Bhavna Vadukul, BSc, MSc, Genetic Counsellor
Work undertaken as an MSc dissertation, currently unpublished
Why was this study done?
- To date, no other research has been conducted on the lived experience of affected individuals and their families living with these conditions.
- Medical professionals require further knowledge about these conditions in order to provide appropriate support to affected individuals and families.
- There is a general lack of research on the psychosocial impact of rare and ultra-rare conditions such as Timothy syndrome and CACNA1C-related disorders.
What did the researcher do and find?
- Semi-structured interviews were conducted with seven participants, all of whom were aged 18+, and who either had a family member with one of the above conditions, or were affected themselves.
- Questions regarding the diagnostic journey, healthcare and education experiences, access to relevant information and support, social activities, societal attitudes, and patient support groups were asked.
- The interviews were transcribed and analysed using the technique of thematic analysis. This process sought to understand the thoughts, experiences and behaviours of participants, and to identify common themes that provided important insights which addressed the research question.
- Three overlapping themes were identified: Diagnosis and Labels, Seeking Information and Support, and Rare Disease.
Diagnosis and Labels
Participants described diagnostic journeys that were usually long and drawn-out, and where they often had to persuade clinicians to take their concerns seriously. There were also negative experiences of how diagnosis was communicated by doctors, including a lack of sensitivity and personalisation. Uncertainty was a common reaction to diagnosis, with considerable anxiety expressed about life-threatening cardiac events and life expectancy. There was clear frustration with clinicians’ abilities to predict if and when cardiac symptoms might occur, and how serious they could be.
For those families receiving a variant of unknown significance (VUS) diagnosis, there was additional uncertainty about their particular gene alteration being responsible for symptoms and features. Diagnosis brought relief for most participants as it provided a cause and explanation for symptoms, features and behaviours of affected individuals. Diagnosis also facilitated greater access to financial and educational support; however, there were still challenges for families in ensuring this additional support was received.
Seeking Information and Support
There was a lack of genetic counselling support available to participants, with all diagnoses being made via access to doctors or research studies. Most participants indicated that they would have liked genetic counselling at the time of diagnosis. There was disappointment with the general shortage of knowledge and support from local clinicians, which often led to participants carrying out online research and seeking out experts further afield, often abroad.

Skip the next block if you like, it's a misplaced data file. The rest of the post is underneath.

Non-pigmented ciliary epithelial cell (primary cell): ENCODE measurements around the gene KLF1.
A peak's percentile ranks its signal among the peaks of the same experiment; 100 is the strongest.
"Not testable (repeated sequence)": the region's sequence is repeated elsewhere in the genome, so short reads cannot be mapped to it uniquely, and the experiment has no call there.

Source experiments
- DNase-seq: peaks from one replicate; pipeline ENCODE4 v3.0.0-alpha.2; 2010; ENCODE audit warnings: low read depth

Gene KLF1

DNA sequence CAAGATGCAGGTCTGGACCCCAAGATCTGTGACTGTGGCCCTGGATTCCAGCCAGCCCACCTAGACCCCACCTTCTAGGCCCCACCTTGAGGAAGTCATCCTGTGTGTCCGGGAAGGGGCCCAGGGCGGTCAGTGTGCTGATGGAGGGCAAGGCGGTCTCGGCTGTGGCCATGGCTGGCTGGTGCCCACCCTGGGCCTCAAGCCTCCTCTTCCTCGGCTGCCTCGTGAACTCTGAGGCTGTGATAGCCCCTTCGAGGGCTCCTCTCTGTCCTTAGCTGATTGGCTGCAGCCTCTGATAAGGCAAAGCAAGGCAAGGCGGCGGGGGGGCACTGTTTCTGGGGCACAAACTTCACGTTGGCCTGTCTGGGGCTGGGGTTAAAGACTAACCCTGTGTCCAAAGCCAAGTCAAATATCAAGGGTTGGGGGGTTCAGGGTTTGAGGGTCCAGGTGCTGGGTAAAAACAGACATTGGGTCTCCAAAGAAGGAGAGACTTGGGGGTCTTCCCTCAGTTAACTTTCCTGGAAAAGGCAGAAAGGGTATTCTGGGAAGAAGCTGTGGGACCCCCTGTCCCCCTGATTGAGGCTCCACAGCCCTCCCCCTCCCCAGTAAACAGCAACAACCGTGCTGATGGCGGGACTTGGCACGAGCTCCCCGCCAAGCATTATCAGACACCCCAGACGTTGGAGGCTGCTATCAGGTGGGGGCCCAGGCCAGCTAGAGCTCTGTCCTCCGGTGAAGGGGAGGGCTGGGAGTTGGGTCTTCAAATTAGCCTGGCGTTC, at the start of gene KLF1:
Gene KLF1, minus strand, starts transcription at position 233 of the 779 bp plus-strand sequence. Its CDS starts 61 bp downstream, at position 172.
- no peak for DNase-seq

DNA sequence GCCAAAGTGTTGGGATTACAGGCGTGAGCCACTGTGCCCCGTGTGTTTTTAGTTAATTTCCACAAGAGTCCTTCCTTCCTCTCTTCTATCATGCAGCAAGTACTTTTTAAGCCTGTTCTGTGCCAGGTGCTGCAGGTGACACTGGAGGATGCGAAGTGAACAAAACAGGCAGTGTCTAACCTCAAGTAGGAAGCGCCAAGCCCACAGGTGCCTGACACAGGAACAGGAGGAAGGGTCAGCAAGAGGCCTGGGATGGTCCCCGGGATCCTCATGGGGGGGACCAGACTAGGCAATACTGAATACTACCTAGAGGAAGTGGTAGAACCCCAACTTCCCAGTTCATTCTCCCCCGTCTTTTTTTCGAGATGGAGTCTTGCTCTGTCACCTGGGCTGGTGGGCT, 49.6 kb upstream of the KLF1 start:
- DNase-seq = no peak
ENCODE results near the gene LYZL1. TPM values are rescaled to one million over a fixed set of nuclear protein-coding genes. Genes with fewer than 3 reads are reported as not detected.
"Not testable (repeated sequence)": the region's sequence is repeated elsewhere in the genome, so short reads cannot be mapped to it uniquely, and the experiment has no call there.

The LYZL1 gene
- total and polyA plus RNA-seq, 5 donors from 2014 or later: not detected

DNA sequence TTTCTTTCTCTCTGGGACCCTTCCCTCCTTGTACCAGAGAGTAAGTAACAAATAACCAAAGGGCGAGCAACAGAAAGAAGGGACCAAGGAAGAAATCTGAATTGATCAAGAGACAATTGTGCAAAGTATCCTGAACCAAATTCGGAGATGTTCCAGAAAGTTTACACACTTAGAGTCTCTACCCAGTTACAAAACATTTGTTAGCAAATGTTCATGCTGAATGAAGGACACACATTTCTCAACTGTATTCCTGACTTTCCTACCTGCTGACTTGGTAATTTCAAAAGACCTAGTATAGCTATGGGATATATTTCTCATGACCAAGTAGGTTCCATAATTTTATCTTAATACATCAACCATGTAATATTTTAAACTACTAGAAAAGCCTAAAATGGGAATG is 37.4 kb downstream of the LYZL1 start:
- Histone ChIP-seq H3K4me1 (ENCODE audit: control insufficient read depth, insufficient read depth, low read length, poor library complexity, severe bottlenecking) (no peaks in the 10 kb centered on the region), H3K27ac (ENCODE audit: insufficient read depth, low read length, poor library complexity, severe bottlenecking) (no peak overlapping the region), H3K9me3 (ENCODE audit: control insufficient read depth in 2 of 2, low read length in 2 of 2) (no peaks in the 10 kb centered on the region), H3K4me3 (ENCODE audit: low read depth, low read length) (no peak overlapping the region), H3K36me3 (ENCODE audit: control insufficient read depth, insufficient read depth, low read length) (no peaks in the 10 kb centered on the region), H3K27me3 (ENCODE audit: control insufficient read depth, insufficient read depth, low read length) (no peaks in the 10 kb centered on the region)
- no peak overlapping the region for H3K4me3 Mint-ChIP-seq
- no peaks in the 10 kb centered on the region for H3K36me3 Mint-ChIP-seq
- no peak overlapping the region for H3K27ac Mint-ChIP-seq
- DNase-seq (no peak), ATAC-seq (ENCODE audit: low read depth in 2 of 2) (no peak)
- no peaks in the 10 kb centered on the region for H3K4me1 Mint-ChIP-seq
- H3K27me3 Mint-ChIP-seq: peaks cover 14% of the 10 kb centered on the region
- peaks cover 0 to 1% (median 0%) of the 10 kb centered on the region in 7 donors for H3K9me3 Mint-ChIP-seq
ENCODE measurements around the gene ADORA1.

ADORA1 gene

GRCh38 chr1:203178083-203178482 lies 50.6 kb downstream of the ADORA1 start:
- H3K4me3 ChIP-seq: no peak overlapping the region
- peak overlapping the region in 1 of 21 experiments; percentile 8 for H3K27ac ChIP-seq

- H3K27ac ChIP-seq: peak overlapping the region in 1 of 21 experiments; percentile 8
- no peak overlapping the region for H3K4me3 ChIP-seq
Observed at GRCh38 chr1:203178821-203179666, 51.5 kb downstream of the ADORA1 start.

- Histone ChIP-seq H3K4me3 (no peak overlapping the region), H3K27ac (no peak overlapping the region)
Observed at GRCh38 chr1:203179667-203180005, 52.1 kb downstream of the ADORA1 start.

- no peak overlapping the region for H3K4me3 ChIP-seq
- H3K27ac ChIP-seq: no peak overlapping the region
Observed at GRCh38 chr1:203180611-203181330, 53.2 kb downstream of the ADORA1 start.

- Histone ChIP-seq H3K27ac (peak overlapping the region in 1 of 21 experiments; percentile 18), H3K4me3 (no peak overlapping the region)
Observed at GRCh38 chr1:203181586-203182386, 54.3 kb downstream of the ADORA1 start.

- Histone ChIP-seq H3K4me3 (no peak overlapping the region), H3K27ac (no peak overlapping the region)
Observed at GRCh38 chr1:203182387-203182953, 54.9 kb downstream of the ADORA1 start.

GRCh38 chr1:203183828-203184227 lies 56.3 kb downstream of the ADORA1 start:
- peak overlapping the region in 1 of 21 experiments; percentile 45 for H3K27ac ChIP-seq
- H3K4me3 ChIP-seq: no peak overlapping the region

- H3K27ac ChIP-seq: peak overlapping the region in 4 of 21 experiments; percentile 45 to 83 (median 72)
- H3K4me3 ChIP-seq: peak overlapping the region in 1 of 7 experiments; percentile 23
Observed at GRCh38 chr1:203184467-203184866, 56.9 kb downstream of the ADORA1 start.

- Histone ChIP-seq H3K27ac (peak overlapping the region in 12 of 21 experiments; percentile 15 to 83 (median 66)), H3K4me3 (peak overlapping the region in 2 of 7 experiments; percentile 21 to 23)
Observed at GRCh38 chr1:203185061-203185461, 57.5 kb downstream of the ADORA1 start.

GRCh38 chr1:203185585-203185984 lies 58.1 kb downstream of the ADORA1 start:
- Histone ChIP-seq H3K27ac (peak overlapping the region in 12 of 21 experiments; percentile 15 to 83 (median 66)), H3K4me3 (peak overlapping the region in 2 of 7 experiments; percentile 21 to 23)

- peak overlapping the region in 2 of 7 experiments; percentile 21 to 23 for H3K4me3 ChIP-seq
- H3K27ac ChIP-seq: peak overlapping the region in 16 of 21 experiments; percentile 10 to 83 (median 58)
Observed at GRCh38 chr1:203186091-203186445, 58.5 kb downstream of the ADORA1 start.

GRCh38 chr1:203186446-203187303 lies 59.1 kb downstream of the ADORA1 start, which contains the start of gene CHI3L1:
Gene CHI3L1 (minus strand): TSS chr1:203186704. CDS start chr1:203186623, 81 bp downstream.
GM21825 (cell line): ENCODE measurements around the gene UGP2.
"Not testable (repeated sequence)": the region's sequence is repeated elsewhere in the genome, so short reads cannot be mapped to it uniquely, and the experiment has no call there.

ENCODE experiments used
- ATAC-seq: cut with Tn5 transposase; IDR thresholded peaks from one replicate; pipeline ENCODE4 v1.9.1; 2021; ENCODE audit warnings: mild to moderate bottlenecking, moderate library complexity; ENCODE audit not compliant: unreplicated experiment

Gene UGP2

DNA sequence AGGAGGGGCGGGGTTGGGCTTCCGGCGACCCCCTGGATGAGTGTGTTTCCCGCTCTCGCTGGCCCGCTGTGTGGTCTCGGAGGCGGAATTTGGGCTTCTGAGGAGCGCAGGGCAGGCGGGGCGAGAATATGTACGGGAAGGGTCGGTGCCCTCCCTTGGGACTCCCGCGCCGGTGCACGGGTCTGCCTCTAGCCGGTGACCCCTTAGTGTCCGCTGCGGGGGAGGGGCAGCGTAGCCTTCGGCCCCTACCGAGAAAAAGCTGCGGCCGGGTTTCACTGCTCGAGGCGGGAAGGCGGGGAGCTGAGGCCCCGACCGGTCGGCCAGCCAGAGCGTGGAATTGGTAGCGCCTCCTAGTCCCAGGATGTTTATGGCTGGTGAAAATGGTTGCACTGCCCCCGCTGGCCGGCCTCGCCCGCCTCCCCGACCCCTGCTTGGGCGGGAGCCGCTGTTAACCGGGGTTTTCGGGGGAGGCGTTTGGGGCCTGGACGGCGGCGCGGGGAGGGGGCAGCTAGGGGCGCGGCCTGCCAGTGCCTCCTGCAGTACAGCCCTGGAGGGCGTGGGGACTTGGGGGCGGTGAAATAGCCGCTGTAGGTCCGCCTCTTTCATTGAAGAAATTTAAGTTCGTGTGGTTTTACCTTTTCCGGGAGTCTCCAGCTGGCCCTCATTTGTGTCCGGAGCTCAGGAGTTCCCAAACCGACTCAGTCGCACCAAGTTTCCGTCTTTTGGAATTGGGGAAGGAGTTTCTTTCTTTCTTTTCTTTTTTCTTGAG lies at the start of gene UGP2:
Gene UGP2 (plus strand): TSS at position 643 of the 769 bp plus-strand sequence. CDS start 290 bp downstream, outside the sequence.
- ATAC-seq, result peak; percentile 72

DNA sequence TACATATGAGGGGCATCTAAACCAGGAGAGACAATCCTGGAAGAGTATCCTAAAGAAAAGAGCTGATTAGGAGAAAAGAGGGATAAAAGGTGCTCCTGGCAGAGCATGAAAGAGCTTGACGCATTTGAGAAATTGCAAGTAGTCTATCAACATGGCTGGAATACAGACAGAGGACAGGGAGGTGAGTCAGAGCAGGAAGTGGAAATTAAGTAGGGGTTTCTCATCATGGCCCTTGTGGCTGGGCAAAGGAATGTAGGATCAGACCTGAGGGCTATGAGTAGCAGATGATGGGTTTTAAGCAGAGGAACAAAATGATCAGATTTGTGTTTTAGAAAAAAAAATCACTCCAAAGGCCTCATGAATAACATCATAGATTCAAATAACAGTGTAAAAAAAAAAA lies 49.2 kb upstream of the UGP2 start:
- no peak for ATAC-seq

These experts were able to support families by signposting to other sources of support such as patient support groups, and by validating families’ decisions regarding treatment and management. Participants frequently found the process of locating information to be frightening, and concerns were voiced about the perceived misinformation that might be discovered.
The lack of knowledge about these conditions among the medical community meant that many of the participants felt a responsibility to become lay experts so that they could advocate for particular treatment and management strategies, and improve their caregiving capacities. The educational material posted on patient support group websites, and seeking access to medical experts helped to arm these individuals with the knowledge they were in search of. Conferences and meetings organised by patient support groups were another way for participants to build expertise.
In general, it was found that connecting with other families and sharing experiences reduced feelings of isolation and helped to form a collective identity around the condition, which in turn, fostered a sense of belonging. However, like the internet, conferences were also identified as places that were risky because of the danger of seeing other affected individuals and hearing stories that may be upsetting, and act as possible indicators of the future.
What do these findings mean?
Non-genetics health professionals require awareness of how the individual features of these conditions may be part of a genetic syndrome, and refer patients to clinical genetics services for genetic testing in a timely manner. In addition, clinical genetics services have an important role to play in educating these clinicians about when and why to refer such patients, and the impact that a long diagnostic journey can have on affected individuals and their families, both practically and emotionally.
How diagnosis is communicated needs to be carefully discussed with families and affected individuals before genetic testing occurs. Patients and families should be asked how they would like to receive a diagnosis and how much information they would like to be given at that time. Ongoing genetic counselling support should be offered to help families adjust to a diagnosis, and to signpost to reliable sources of information.
While clinical genetics services generally do not reassess the evidence for VUS diagnoses unless there is a clear clinical reason to do so, carers and patients should be encouraged to stay in contact if they would like this to occur, as many do not know that this service can be made available to them in the right circumstances.
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